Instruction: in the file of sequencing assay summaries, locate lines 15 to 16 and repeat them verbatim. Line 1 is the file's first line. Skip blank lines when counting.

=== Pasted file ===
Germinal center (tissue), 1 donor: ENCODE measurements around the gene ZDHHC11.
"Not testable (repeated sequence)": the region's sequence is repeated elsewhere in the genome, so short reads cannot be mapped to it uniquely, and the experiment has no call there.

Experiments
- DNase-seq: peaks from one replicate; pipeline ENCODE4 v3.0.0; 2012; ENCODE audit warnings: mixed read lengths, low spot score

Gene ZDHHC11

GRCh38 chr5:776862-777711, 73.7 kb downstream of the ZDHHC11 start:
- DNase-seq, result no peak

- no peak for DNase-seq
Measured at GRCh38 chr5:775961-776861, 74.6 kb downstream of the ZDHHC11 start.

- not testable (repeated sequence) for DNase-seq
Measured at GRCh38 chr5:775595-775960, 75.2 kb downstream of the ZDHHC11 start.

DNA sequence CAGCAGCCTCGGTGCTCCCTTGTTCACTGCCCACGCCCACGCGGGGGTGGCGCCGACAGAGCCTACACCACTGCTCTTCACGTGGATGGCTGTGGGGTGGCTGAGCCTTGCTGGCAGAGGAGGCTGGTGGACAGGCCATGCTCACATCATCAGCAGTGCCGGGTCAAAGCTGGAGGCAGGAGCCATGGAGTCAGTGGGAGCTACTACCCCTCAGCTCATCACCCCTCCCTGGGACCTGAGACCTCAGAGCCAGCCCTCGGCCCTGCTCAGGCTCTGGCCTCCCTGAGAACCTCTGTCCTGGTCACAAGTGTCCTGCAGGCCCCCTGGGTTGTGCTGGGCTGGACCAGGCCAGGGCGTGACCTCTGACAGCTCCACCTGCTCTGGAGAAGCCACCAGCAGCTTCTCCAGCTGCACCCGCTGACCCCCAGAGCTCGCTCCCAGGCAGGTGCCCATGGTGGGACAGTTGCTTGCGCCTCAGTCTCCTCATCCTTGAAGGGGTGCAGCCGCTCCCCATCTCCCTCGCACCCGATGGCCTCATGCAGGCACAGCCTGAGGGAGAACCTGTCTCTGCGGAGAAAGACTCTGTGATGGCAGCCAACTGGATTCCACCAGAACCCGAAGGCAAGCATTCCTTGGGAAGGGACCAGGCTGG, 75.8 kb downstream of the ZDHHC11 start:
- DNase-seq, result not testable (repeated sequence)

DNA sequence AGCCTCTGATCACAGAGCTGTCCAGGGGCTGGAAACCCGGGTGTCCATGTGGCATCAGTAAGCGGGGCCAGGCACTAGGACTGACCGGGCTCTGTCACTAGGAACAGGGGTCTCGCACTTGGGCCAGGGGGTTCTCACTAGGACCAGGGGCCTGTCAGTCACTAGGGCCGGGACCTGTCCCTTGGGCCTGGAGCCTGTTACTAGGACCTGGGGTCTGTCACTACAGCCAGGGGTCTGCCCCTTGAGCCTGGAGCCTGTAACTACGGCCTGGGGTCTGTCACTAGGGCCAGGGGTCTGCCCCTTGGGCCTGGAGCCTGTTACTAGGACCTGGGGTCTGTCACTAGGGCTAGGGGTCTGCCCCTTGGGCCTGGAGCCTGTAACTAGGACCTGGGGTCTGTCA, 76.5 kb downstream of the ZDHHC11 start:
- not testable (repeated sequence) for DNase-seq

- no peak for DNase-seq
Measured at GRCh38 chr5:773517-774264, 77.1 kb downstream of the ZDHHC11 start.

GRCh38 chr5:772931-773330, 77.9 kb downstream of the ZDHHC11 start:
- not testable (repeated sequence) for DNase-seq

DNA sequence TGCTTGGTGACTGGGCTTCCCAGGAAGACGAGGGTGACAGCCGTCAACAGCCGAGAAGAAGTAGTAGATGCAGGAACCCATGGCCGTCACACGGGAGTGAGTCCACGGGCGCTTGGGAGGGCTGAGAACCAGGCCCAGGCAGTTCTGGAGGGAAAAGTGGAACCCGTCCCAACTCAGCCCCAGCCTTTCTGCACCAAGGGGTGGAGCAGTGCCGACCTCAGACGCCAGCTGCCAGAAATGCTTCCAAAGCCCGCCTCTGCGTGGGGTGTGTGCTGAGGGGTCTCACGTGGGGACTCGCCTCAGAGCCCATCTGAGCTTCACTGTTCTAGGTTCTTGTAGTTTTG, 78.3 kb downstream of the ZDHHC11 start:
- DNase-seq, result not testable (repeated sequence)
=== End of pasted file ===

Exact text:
- not testable (repeated sequence) for DNase-seq

- no peak for DNase-seq